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Fox News hosts advising Trump during Jan. 6 insurrection raises questions of current state of political journalism
Texts reveal Fox News hosts, including Sean Hannity and Laura Ingraham, privately implored Trump to condemn the Capitol attack as they publicly downplayed it.
It's not out of the ordinary for journalists and politicians to have somewhat-regular communication. Journalists control whether politicians get what they want: fair coverage. Politicians control whether journalists get what they want: insider information. And both tend to get what they want as long as the relationship remains positive, but there are lines to be drawn, or else the relationship will implode.
By “implode,” I mean become a conflict of interest for both sides. Earlier this month, I wrote about CNN allowing Chris Cuomo to ignore the conflict of interest that was interviewing his brother, then-New York Gov. Andrew Cuomo, on national television. I focused on that specific case, but the ultra-friendliness that would unfold before the viewer’s eyes during those conversations isn't that uncommon.
The latest example is the lies that Fox News, including star hosts Sean Hannity and Laura Ingraham, spread about the Jan. 6 Capitol attack in defense of former president Donald Trump. When on air, Hannity and Ingraham would absolve Trump of any responsibility for the insurrection, but newly-discovered texts -- which were read aloud in Congress by Representative Liz Cheney -- show the hosts sung a different tune privately. The texts demonstrated that Hannity and Ingraham informally advised Trump and urged him to encourage the rioters to go home. They didn't really think the rhetoric they spewed.
I am a journalist. I typically side with other journalists, simply because I know it can be an extremely complicated job. But I, first and foremost, pride myself in upholding the ideals of journalism: objectivity, honesty, integrity, and fairness. I am not objective in many of the topics I cover, but I'm open with my audience about how my stories are swayed. Total objectivity is impossible; we are consciously and subconsciously impacted by our experiences, but it's often about deception. Particularly on shows like “Hannity,” “The Ingraham Angle,” or even the disability-centered column I wrote for The NewsHouse, where opinion and analysis, not straight news, are mainstays, openness is extremely important. It's the simple obligation of telling the truth and respecting the Constitution and the right to free press.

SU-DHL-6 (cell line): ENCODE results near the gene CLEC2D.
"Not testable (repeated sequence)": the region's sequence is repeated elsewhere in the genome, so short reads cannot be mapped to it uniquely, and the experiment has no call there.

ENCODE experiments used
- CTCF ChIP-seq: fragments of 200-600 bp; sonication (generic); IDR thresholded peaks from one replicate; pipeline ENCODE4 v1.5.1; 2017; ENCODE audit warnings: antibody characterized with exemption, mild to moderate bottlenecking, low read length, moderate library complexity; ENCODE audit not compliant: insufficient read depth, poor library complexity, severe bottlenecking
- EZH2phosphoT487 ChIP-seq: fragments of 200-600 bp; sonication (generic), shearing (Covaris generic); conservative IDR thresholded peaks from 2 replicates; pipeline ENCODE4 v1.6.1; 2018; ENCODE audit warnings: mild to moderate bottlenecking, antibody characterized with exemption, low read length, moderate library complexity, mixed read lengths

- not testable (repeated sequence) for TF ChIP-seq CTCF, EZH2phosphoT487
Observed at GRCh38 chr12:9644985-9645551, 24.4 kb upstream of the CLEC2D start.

Hannity and Ingraham were not open with their viewers. Their involvement in Trump matters violates even the loosest ethical standards. Their texts were actively advising Trump and his team as the insurrection unfolded. Ingraham texted Trump’s White House chief of staff Mark Meadows and said, “Mark, the president needs to tell people in the Capitol to go home.” Hannity texted, “Can he make a statement? Ask people to leave the Capitol.”
But they quickly changed their mindsets for their shows later that night -- and in the days, weeks, and months that followed. Over and over, they lied and denied the insurrection. They lied and denied how they felt about the events of that day. They lied and denied how they were involved in what unfolded, instead accusing other outlets of overreacting. How inappropriate. How unethical. How, just, disrespectful to the journalism industry and profession as a whole. It was sneaky to deceive viewers, but it gives a breath of fresh air to anti-media ideologies. We're already in a time when journalists struggle to gain trust, and stories like this, in which two of the most famous journalists lied on air, don't help. Now, will avid fans stop watching Hannity and Ingraham because of these revelations? Probably not.
Just last week, Ingraham pointed the blame to other media outlets -- the “regime media,” -- which she said was “somehow trying to twist this message to try to tar me as a liar, a hypocrite who privately sounded the alarm on Jan. 6, but publicly downplayed it.” But the records prove her wrong. Ingraham, on her show that night, not only simplified the scenes in Washington, D.C. to being "chaotic," but also claimed the Capitol was "under siege by people who can only be described as antithetical to the MAGA movement." Ingraham went on: "Now, they were likely not all Trump supporters and there are some reports that Antifa sympathizers may have been sprinkled throughout the crowd.” The comments, which cited reports that were later proven false, echo Hannity’s efforts to spin the blame to far-left groups.